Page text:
In Mongolia today there are reminders everywhere of the nation’s nomadic past. Upon arriving at Chinggis Khaan International Airport – the nation’s only international transit point – visitors are greeted by a statue of the fearless wandering conqueror of yore. Traditional portable homes – gers – dot the outskirts of the capital city of Ulan Bator and fill the landlocked country’s vast steppe, ready to be folded up and carried to better pastures at a moment’s notice. And if you head out beyond the yurts into the hinterlands, three million wild Mongol horses can be seen running free – that’s more than the nation’s human population.
While the itinerant lifestyle still persists in much of the country, today one-third of the population has settled in Ulan Bator – a city where “new buildings are rising all the time and traffic has become a major problem,” Shatra Galbadrah, a resident of Ulan Bator who works as the Mongolian liaison for a 1,000-kilometer horse race called the Mongol Derby, told The Diplomat. (More on the Mongol Derby in the coming days.) Indeed, the city’s skyline has risen over the surrounding steppes to dramatic effect in just over two decades. Galbadrah added, “Because of the mining industry the city is really booming. Now there are also famous brands opening stores.”
The Wall Street Journal reported that Ulan Bator’s Sukhbaatar Square – where a bronze statue of Lenin once stood – is now home to a luxury mall featuring outlets for Louis Vuitton, Burberry, Zegna, Emporio Armani and Hugo Boss. The nation has gotten rich quick – well, at least its elite have – because of the vast mineral wealth buried in its ground, comprising deposits of 80 different minerals from coal and copper to gold and uranium. Not to mention oil. And there is plenty of land to explore. Describing the view of Mongolia’s prairieland, which is twice the size of Texas, travel writer Rolf Potts once wrote: “Taking in the Mongolian steppe is like looking at Kansas on steroids — a joyous Wagnerian symphony of blue sky, open spaces and grassy curves stretching out to everywhere.”
The lives of Mongolia’s countryside dwellers offer a stark contrast to the hubbub and runaway growth of Ulan Bator. “People can still be seen wearing deel (traditional garb) and eat mostly meat. There are not many vegetables that can grow in Mongolia due to the extreme winters,” Galbadrah said. “Pretty much everyone lives in gers. They are surprisingly comfortable. And for people who live in the countryside they are homes.”
She touted their “functionality,” adding, “People put beds and other furniture in them and even build fires in the bitterly cold winters (known to drop to minus 40 degrees Celsius).”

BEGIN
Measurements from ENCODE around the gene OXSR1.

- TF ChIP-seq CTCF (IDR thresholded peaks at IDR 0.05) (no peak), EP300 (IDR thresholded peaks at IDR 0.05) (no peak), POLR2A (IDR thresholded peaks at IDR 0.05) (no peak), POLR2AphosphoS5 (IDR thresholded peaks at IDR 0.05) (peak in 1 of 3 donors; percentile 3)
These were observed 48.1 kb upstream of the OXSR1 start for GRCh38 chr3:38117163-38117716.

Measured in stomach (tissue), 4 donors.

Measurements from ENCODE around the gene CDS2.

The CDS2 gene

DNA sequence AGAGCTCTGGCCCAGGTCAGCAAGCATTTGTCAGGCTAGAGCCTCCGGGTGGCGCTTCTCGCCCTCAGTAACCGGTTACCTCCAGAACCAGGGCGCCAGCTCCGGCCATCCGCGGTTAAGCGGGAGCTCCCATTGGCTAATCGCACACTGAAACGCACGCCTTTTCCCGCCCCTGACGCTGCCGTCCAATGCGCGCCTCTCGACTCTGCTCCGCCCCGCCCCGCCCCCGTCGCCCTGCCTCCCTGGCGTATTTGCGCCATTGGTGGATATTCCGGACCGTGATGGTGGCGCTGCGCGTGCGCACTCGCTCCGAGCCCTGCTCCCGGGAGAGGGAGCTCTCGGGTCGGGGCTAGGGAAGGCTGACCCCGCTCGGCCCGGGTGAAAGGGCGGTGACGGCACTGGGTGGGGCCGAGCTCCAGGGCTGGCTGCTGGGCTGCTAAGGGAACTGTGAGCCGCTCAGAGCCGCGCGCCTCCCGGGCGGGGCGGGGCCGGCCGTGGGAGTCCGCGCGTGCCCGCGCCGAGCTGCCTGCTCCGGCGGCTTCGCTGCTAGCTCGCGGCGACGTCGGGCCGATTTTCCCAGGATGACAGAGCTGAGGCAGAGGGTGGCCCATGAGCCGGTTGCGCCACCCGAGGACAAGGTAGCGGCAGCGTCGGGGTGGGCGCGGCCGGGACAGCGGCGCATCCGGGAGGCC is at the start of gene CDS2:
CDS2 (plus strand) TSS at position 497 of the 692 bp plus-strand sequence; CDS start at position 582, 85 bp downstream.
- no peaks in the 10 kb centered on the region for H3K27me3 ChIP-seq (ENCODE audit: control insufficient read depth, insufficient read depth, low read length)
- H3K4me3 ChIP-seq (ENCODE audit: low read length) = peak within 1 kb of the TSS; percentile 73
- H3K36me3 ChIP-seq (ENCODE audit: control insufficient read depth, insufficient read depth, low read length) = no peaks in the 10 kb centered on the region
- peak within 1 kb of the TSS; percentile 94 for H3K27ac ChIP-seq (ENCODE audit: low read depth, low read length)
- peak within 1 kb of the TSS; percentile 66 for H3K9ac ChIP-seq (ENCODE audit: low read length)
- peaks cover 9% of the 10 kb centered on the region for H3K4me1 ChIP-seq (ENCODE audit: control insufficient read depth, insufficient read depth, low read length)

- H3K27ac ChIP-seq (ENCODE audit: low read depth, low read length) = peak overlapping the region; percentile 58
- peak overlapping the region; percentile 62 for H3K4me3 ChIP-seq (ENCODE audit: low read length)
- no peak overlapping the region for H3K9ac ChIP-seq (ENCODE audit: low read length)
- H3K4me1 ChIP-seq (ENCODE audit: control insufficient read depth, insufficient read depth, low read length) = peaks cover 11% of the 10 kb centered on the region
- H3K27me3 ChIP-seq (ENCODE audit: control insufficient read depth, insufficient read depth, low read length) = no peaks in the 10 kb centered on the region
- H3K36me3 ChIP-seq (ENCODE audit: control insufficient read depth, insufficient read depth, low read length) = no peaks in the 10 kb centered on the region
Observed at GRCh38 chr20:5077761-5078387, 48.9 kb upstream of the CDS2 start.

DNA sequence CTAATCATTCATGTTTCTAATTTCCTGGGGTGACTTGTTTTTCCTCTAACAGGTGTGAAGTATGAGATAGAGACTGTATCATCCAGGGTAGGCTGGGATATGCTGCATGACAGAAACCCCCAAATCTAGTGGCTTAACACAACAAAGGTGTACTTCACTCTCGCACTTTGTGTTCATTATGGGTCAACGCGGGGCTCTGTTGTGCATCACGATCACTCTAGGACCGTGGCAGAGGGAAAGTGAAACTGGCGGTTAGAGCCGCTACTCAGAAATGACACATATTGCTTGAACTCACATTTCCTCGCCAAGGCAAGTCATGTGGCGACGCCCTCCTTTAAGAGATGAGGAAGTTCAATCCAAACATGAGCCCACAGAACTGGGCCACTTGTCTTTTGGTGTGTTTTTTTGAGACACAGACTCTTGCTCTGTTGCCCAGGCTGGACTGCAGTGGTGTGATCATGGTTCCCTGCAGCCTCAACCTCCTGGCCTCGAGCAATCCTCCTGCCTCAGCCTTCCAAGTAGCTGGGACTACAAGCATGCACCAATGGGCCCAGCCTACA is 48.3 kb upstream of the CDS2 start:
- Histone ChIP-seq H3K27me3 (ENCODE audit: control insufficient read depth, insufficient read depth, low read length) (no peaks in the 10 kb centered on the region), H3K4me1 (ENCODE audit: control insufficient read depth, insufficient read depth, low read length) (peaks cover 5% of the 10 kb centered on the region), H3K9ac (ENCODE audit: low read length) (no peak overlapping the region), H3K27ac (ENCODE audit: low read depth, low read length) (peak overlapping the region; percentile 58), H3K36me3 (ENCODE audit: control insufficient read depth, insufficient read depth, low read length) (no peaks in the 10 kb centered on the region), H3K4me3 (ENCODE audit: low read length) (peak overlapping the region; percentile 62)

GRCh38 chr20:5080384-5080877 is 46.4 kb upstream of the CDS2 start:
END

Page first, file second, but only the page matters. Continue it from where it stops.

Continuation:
The one drawback, she says, is the lack of privacy. “Everyone sleeps in the same space. But the functionality is what matters to people who are often herders and need to move frequently. You can take one down and move within a day. Their lives depend on their animals so they need to move wherever the best grass is. Traditionally, herders move around five to six times per year.” The most common livestock includes horses, cows, sheep, goats, and camels, which are native to the Gobi Desert. A video of nomads moving their ger can be seen here.
The clearly visible divide between Mongolia’s haves and have-nots has arisen only since 1990, when the nation ushered in democracy and bade farewell to 200 years of dominion under China followed by 70 years as a Soviet satellite. Under Soviet rule, economic disparities were not the only aspect of Mongolian life hidden from view. During the Soviet period, Buddhist monks were killed (in the 1930s), temples burned, and mention of the nation’s most iconic figure – Khan himself – was banned and all but snuffed out.
“When I was growing up I didn’t even know who Genghis was,” Galbadrah said. “In schools we learned mainly Russian history, the Russian language. Then, in 1990 when communism fell, there was a period of maybe 10 years when the nation slowly began to reconnect with its past. It didn’t happen at once, but interest in Genghis began to trickle back.”
She added, “Now we have a big Genghis statue at our national airport, you see Genghis pubs (and vodka), Genghis restaurants, streets named after him – Genghis everything. You could definitely say there is a kind of Genghis Khan renaissance that has taken place since around the year 2000.”
For good measure, one of the country’s richest men also built a 131-foot-tall statue of the great Khan on the outskirts of Ulan Bator. It may seem hard to believe that a nation could be forced into a state of amnesia about its most prominent historical figure – a man who practically defines the nation’s identity – but there is one factor that should be considered.
Galbadrah explains, “He (Khan) didn’t leave behind any large monuments or buildings like other great leaders of past civilizations normally do. There’s not that much left due to the fact that Mongolia is traditionally a nomadic culture.”
While Genghis may not have left behind a Forbidden City or Great Pyramid, there is one constant of Mongolian life that has remained unchanged through successive foreign occupations and continues today: horsemanship. Tomorrow we look at the Mongols’ special relationship to the animal that is so integral to both their past and present.
Editor’s note: The text has been updated from the original to reflect the fact that the portable homes referred to as yurts in much of Central Asia are known as gers in Mongolia.